Facebook has shared a few updates to its “Operation Developer Love” program, intended to further improve on what has been a sometimes turbulent relationship with its developer community.
Most prominently, it has said it intends to stick to a “90 day breaking change policy,” meaning it will give developers 90 days to adapt before making platform changes that cause applications to break. Examples of these types of changes include the deprecation of FBML and the REST API, or SDK. However, major product updates and urgent privacy and security fixes are, as one would expect, not included in this policy.
Facebook has also been giving developers more ways to test their applications against Facebook’s weekly Tuesday code updates. It’s been giving developers earlier and earlier access to test against the new changes for any bugs or other issues. It’s now also providing a Push Status feed to help developers more easily follow Facebook’s daily and weekly schedules of changes. It also now returns HTTP headers for API calls that identify the version number of the running code, helping developers more easily isolate version-specific issues.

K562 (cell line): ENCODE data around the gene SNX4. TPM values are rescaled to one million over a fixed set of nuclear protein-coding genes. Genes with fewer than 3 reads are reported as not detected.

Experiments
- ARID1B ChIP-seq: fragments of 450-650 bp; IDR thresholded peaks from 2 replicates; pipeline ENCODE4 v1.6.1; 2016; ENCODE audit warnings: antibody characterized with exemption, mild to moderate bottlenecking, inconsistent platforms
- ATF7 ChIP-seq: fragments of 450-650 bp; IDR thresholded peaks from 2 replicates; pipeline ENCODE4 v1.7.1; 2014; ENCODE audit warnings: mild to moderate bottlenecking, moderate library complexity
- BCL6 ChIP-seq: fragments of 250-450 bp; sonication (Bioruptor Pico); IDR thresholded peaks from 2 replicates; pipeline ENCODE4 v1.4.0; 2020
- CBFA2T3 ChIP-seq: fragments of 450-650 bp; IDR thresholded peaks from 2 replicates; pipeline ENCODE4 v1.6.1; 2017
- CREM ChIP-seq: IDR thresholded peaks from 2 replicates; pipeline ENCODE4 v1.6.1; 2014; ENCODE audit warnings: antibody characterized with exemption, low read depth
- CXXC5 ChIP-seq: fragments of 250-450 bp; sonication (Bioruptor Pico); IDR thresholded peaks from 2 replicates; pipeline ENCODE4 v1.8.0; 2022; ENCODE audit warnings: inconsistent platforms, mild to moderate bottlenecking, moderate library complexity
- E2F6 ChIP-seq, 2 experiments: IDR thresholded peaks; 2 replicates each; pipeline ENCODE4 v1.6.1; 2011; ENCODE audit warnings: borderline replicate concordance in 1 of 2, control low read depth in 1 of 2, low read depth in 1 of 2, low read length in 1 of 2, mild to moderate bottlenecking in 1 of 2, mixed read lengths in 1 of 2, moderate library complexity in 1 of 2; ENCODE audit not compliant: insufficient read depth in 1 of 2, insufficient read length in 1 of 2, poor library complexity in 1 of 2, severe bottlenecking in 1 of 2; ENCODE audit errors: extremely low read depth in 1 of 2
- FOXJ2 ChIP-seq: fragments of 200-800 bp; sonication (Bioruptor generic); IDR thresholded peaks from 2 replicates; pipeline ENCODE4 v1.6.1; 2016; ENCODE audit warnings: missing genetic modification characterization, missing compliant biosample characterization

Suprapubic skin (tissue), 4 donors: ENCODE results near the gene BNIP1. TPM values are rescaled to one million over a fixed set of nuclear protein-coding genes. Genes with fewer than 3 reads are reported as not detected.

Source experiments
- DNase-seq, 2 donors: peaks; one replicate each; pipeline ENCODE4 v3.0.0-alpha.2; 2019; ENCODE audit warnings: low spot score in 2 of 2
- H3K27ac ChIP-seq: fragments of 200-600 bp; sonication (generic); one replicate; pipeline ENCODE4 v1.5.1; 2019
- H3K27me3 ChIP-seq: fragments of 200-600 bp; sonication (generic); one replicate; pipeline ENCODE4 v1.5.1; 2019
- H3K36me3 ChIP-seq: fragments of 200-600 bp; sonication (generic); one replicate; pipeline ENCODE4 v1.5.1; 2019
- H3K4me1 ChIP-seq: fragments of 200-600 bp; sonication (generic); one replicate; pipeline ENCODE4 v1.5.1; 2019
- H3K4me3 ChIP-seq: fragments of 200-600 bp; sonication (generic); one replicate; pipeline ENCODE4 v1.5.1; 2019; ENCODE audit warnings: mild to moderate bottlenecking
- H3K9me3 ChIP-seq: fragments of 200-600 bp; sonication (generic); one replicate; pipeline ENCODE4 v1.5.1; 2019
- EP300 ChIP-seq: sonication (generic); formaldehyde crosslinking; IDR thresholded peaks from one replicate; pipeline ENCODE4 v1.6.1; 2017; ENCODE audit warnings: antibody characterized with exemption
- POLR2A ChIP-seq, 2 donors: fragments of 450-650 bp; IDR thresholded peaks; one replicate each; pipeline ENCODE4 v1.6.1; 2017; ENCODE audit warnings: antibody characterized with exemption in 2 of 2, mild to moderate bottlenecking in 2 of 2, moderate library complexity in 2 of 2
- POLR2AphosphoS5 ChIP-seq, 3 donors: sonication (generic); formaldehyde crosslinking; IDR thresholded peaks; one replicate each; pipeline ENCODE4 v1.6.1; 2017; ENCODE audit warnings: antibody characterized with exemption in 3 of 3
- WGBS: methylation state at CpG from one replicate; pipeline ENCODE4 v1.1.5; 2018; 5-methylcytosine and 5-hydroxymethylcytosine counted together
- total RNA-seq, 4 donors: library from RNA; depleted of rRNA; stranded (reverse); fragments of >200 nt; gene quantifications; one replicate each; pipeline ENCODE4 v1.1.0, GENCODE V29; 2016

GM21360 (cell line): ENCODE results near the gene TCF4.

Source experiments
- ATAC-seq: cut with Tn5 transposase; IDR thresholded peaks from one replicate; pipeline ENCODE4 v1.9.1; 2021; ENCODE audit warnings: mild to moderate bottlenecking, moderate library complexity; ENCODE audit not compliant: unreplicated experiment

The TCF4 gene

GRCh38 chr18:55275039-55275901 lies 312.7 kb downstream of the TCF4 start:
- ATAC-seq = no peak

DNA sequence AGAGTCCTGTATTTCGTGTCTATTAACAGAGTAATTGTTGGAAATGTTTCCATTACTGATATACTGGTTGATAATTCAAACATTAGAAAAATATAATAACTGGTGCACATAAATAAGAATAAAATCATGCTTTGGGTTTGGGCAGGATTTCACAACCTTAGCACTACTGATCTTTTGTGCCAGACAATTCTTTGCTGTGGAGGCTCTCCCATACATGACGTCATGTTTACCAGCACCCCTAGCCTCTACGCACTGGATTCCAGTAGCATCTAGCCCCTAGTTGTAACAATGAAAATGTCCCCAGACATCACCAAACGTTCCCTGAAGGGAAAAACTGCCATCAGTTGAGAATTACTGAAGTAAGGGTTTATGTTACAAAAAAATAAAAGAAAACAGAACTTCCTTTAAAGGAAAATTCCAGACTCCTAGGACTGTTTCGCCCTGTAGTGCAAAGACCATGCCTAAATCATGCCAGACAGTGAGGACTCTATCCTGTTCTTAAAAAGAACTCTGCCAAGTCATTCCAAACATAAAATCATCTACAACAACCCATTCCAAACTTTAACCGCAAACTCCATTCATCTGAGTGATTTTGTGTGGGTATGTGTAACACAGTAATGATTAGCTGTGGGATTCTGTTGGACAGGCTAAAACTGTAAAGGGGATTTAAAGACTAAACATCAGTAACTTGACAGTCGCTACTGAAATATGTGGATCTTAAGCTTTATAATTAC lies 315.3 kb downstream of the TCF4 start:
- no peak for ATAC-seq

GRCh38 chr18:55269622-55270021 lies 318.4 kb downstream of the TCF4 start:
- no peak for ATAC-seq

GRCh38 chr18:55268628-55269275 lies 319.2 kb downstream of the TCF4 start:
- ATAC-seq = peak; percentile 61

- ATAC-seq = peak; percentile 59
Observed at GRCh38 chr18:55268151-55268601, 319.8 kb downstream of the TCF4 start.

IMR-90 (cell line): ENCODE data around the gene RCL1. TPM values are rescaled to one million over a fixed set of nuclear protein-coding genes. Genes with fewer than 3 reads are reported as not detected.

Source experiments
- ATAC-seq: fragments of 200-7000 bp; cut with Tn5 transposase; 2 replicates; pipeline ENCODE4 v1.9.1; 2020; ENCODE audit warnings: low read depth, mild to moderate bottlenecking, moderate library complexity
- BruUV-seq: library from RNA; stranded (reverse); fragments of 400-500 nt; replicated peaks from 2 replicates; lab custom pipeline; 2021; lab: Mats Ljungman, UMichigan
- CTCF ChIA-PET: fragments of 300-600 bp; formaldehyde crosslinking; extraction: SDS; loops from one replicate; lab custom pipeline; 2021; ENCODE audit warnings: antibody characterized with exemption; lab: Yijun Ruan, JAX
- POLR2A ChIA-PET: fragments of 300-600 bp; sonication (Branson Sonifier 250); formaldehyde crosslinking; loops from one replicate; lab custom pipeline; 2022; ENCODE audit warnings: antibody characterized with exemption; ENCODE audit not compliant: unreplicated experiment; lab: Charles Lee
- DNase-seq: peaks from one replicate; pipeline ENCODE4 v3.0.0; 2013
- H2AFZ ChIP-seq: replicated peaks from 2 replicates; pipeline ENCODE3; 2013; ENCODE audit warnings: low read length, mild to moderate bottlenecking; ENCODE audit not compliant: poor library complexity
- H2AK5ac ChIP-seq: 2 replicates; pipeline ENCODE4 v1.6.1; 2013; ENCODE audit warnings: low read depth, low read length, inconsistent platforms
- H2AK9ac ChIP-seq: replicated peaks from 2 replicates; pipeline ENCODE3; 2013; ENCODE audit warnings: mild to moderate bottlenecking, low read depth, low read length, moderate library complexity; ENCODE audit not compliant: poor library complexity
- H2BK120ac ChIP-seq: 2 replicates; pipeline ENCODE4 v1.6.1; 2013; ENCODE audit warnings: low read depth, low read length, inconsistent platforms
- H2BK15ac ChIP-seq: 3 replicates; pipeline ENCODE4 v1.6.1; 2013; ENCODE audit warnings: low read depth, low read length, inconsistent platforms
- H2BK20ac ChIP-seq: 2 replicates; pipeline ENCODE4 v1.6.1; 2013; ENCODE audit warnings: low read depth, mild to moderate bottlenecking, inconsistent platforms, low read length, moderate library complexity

Developer relations head Doug Purdy, who authored today’s developer post on the changes, also notes that his team has been busy improving the documentation, building out the developer support team, and moving to fix bugs more quickly — three of the biggest issues that developers have cited in past years. These latest updates aren’t going to be enough to make every developer happy (a very hard job), but they’re a step in the right direction.